Half-thoughts on Both Ways Is the Only Way I Want It

I had suspected a while back that Maile Meloy’s short story collection Both Ways Is the Only Way I Want It was exactly the kind of “program fiction” I would like, and after Trevor at The Mookse and the Gripes gushed about it over the summer I said, “Boom! It will be mine!” It was, and I brought it with me to Yellowstone, thinking it would be very location-appropriate, but there wasn’t actually a lot of reading time involved in that vacation.

Like Trevor, my favorite story in the collection was the first one, “Travis, B.” Do read his post for an excellent description of why it’s so great. After that, and closely tied with “Red from Green,” “Lovely Rita” really struck my fancy. Its combination of place—a place in danger of changing, of pollution—local people down on their luck, union workers building the facility that will alter their home, and one man’s good fortune turning sour adds up to the kind of regionally-oriented whole I like. And while Meloy never makes the East-meets-West in her stories feel cheap and silly, there’s something less tense about the ones where the West is more self-contained.

But while I liked this collection a lot, loved reading it, want to read more of Meloy’s work, etc., that “program fiction” remark is not just snark. I don’t really think it is “dull but beautiful,” but shouldn’t I have more to say about it other than how lovely it is to read, how solid the sentences are, how fine the stories? Let’s just assume that it isn’t solely my own inarticulateness or lack of thoughtfulness. “These stories are lovely, and they are about people I enjoy reading about in a location I enjoy reading about.” But with regional literature, is this closer to what we are looking for? Does this in fact count as regional literature? (Many people in the comments on Trevor’s post think so.)

The place and the people, that sounds pretty good to me. Chet Moran, of “Travis, B.,” and the nine-hour drive he makes across Montana so he can see once more the girl who’s gotten tired of her nine-hour commute. He’s about my age but he had polio as a child. He spends the winter alone with the snow and the livestock. I love that story—what am I complaining about?

4 comments to Half-thoughts on Both Ways Is the Only Way I Want It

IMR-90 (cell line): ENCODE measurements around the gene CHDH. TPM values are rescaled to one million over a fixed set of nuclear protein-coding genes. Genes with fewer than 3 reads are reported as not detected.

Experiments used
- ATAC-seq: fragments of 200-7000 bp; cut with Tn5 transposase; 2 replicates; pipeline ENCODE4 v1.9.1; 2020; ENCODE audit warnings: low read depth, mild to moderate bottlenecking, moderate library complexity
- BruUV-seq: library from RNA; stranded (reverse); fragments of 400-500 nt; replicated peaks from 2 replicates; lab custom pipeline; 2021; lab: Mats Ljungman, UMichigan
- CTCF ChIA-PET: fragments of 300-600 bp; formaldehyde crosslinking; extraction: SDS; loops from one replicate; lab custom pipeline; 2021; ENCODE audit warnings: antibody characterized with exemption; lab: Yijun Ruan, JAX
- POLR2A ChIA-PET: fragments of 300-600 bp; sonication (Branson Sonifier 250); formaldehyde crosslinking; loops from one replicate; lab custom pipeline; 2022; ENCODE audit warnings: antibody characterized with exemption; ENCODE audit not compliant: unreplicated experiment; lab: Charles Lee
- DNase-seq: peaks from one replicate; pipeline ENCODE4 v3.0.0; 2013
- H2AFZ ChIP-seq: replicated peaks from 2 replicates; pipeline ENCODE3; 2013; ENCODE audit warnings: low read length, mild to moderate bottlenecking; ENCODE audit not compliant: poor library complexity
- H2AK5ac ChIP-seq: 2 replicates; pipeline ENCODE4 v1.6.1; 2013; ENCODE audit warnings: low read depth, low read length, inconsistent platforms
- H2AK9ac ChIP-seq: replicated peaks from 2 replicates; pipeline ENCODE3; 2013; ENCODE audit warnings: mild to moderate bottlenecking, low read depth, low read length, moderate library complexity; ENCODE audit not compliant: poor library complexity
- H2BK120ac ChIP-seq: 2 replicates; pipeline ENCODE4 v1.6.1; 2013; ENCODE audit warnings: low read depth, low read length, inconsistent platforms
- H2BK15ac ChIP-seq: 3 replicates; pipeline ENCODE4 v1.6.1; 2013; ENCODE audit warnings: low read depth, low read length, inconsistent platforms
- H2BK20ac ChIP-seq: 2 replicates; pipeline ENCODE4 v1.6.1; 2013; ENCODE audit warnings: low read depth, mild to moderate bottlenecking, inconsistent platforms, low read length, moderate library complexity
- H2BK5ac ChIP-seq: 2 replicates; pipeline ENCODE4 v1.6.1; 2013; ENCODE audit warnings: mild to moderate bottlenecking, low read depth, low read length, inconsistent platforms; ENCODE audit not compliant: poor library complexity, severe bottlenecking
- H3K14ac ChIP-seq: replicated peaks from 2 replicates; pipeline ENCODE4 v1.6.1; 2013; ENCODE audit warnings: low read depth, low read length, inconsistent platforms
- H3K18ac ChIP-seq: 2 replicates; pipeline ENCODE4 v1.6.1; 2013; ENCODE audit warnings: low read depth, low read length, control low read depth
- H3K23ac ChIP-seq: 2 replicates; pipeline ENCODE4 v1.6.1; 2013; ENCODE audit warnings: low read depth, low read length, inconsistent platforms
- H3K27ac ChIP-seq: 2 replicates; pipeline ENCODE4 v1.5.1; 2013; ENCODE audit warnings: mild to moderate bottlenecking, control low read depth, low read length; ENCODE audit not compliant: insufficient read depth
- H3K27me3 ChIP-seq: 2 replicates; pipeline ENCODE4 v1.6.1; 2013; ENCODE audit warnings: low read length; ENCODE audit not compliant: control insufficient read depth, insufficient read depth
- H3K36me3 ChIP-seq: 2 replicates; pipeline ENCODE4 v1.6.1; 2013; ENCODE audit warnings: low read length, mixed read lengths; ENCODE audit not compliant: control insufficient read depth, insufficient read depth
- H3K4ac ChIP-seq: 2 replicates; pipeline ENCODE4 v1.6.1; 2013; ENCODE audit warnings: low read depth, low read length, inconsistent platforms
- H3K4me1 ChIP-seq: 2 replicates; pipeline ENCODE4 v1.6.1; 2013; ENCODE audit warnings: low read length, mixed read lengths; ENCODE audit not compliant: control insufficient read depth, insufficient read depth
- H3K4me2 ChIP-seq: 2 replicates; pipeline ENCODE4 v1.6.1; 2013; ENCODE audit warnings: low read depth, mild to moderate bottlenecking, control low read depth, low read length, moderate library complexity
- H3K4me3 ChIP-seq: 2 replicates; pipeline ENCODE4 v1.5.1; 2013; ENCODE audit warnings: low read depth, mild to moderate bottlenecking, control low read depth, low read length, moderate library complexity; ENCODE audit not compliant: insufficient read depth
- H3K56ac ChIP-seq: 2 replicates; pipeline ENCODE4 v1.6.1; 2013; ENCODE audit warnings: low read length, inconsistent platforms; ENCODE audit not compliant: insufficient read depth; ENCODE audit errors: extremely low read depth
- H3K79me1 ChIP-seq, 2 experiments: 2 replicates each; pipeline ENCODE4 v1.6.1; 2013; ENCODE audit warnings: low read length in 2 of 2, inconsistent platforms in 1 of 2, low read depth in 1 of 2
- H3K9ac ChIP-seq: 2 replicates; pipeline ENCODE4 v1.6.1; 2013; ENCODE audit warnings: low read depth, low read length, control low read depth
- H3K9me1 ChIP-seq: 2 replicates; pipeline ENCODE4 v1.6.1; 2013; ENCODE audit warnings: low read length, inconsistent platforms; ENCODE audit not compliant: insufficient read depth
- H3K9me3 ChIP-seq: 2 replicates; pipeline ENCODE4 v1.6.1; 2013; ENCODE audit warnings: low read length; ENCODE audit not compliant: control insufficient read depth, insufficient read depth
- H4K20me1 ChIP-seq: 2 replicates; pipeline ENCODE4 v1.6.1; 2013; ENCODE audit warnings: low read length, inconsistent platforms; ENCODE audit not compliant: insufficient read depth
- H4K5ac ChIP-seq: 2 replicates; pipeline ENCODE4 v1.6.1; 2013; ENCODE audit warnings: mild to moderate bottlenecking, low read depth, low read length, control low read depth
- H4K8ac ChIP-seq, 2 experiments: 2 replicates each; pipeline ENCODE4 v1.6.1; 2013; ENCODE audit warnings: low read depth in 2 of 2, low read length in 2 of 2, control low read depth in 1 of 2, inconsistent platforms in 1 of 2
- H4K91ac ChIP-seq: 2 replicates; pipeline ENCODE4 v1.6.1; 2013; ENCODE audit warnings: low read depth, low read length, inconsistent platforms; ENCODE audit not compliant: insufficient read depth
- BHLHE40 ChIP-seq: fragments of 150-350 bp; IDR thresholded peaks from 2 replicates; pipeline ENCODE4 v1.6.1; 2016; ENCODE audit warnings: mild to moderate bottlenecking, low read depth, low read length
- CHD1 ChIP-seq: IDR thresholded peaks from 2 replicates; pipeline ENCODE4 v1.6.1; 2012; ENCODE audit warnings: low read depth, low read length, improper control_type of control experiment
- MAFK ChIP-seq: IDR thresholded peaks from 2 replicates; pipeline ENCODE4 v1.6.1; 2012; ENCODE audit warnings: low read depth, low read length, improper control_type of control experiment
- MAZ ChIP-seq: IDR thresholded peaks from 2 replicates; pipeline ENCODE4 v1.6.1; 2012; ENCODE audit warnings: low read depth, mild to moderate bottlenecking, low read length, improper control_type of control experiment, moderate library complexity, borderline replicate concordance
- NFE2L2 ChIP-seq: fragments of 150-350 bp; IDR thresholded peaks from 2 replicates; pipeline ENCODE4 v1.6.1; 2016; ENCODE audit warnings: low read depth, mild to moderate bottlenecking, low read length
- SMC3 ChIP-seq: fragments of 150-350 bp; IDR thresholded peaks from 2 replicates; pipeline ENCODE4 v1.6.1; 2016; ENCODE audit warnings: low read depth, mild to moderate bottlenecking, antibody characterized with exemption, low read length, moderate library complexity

• Lovely, both this, “It was, and I brought it with me to Yellowstone…” and your comments on the stories. Trevor’s summer (and winter) geyser-gushing influenced me, too. Now I just need to get a copy of the book! Best, Kevin

  • Your “program fiction” comments are enough to make me shy away from reading this, Nicole, even though like Kevin, the lovely things you say should actually make feel drawn to it. Good thing my TBR and book-buying habits (latest purchase: 15 minutes ago!) are too out of control to make me waste time reflecting on my own inexplicable prejudices toward program fiction…esp. since I think I rarely encounter it in my own reading life, all truth be told.

  • Kevin, thanks, and shoot me an email if you would like my copy (warning: from a smoking household).

    Richard—The post I linked to at Pechorin’s Journal notes that “By temperament, experience and if I’m honest prejudice I’m inclined towards Batuman’s [anti-program-fiction] argument” — as am I. It also notes that, more than with some other genre-related prejudices, there is a good chance of missing out on things the blogger will really love. Again, I have the same problem. I shy away from huge amounts of contemporary fiction, not always for the better. One of my reading challengers just nudged me toward two new books that I totally loved, for example.

    Also, I’m glad someone else has book-buying habits as out of control as mine.

  • Oh I had no idea you had read this. I never picked up a copy of it, but I did read Liars and Saints not really expecting too much from it, but I loved it and went straight out and bought A Family Daughter when I finished. I recommend them both.

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